Once Upon a Time
When the interviewer finishes describing the position, the focus will turn to you exclusively. You’ll summarize your career and work experience in a sentence or two, and then answer the interviewer’s hard-hitting questions. It’s best to follow the lead of the interviewer’s questions instead of steering the conversation where you would like it to go. Therefore, answer the interviewer’s questions directly, but then follow up with an illustrative story introduced by “Let me give you an example,” or “One time, I found myself in a situation in which…” Your stories should serve as illustrative examples of your more direct and succinct answers.
Present the Problem
The most engaging interview stories begin with a description of the problem to be solved and an explanation of how that problem affected you, your coworkers, and the company’s business. Be sure to choose a story that satisfies the interviewer’s already-identified needs. Was there an ongoing issue in the department where you worked that finally needed to be addressed (and required your innovation and drive)? Was there an unforeseeable crisis (that required your quick-thinking skills and grace under pressure)? Was there a time in which you went above and beyond the call of duty to ensure the department ran smoothly (which required your sacrifice and dedication)? A clear description of the problem sets up an engaging story. And, because the hero in any story never goes it alone, there is always room to speak about the positive guiding hand of wise mentor or coworker sidekick who highlights your role as a “team player.”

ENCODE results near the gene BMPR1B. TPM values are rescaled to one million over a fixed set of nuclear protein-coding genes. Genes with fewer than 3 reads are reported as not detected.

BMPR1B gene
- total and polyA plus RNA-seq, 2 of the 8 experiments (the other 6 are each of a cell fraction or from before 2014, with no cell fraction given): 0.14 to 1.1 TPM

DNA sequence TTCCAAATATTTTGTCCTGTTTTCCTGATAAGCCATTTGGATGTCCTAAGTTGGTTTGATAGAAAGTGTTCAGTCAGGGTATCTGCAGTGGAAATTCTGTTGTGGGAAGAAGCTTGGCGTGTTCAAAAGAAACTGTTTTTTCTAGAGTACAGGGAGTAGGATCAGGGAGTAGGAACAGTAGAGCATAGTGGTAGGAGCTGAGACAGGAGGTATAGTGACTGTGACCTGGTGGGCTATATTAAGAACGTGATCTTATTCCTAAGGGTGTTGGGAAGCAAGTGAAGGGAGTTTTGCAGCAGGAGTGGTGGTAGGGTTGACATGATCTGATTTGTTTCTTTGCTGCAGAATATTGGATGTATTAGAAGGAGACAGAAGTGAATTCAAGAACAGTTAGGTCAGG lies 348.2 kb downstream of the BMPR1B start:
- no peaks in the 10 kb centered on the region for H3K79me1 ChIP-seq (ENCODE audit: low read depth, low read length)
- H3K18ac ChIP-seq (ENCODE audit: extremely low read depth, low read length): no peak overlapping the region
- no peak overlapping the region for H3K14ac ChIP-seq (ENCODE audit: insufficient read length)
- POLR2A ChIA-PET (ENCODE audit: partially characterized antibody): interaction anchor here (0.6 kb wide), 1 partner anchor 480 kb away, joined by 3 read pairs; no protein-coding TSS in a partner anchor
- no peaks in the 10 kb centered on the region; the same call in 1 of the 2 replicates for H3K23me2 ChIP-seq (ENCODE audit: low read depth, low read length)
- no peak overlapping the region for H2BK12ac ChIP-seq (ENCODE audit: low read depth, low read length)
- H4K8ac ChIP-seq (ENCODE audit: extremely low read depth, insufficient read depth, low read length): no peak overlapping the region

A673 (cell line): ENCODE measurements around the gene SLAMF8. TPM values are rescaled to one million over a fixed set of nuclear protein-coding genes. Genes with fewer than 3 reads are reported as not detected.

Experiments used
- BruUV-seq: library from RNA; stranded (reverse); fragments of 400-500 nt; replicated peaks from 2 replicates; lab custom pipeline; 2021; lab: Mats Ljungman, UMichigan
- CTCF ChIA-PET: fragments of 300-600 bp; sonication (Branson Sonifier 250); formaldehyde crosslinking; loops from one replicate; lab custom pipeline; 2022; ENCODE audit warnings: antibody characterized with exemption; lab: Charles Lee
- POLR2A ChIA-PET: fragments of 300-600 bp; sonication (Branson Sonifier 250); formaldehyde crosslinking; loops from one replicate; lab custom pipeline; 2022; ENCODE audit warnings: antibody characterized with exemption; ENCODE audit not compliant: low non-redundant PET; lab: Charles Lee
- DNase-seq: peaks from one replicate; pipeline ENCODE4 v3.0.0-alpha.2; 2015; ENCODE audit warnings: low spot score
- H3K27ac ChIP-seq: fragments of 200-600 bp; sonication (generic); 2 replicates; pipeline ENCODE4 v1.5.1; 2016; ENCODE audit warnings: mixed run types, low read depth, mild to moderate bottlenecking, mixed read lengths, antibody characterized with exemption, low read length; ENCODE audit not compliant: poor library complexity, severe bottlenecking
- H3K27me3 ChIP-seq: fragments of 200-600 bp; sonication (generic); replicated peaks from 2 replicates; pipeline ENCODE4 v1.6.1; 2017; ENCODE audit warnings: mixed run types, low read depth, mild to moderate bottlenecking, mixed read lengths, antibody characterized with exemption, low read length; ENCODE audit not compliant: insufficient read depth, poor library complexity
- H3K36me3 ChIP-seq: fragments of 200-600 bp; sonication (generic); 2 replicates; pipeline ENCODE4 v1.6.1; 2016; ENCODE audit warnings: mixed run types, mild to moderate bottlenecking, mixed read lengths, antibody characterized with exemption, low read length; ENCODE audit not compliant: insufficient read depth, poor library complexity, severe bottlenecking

Tension Builds Drama
A good story start will engage the interviewer, but nothing devalues a good story setup like an instant solution. A too-rapid resolution detracts from the perception of work required to solve the problem, diminishing your expertise and involvement. The most memorable interview stories are those that add complication to the original problem.
Added complication is another way of saying, “And if the original problem wasn’t bad enough, then this new problem or issue occurred.” For instance, “It’s not enough that the office’s computer systems kept crashing, causing work backlogs and frustrated customer calls. Upper management made a surprise inspection visit.” Or, “We were already short-staffed in the ER, and then a multi-car collision came in.”
Complications raise the stakes in your story for a more satisfying resolution, and pique the continued interest of your rapt audience of one: your interviewer; the person largely responsible for hiring you.
How You Saved the Day
After successfully adding a complication to your story, you are now ready to become the hero, the one who saves the day. To close your interview story, explain how you, with or without the help of others (if teamwork is an attribute to be accentuated), resolved the problem satisfactorily. In your story’s ending, be sure to recap your unique attributes and how they were employed, as well as add any lessons learned. Remember that even stories lacking a happy ending can yield a positive lesson learned that will meet your interviewer’s needs.
The best job interviews are those that result in a job offer. Armed with a few well-practiced stories that showcase your talents, you will be well-positioned for the happiest ending of all: receiving the call, email, or letter that tells you that you’ve been hired.
Chrissy Coleman Miles is an L.A.-based writer and editor, and character-driven storyline thrill-seeker, plotter and schemer.
Visit her blog at chrissycolemannmiles.com